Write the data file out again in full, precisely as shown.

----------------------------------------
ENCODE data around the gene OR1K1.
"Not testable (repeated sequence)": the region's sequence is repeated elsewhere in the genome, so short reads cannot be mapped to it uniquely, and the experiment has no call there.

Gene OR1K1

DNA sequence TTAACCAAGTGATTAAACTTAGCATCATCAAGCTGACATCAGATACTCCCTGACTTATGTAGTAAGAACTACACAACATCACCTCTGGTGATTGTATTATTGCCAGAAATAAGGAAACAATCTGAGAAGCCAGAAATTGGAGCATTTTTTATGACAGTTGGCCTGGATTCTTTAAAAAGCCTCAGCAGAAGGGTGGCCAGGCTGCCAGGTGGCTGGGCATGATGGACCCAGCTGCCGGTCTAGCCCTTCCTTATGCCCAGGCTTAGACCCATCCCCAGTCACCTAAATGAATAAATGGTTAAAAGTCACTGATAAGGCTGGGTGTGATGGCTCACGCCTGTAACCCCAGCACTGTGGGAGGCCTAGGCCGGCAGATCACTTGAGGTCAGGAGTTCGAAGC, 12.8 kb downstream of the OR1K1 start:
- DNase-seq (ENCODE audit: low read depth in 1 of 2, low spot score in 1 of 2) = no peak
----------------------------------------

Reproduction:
ENCODE data around the gene OR1K1.
"Not testable (repeated sequence)": the region's sequence is repeated elsewhere in the genome, so short reads cannot be mapped to it uniquely, and the experiment has no call there.

Gene OR1K1

DNA sequence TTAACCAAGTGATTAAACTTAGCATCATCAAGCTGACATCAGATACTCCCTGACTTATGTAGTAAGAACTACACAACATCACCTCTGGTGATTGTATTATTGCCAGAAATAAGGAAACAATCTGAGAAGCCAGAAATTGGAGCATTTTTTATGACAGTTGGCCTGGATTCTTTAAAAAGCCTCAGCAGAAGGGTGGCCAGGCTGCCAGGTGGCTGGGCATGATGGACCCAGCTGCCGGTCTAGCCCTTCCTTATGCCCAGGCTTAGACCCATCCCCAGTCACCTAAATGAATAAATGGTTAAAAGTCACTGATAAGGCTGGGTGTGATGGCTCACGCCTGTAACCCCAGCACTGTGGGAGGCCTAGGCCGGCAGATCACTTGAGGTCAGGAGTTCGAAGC, 12.8 kb downstream of the OR1K1 start:
- DNase-seq (ENCODE audit: low read depth in 1 of 2, low spot score in 1 of 2) = no peak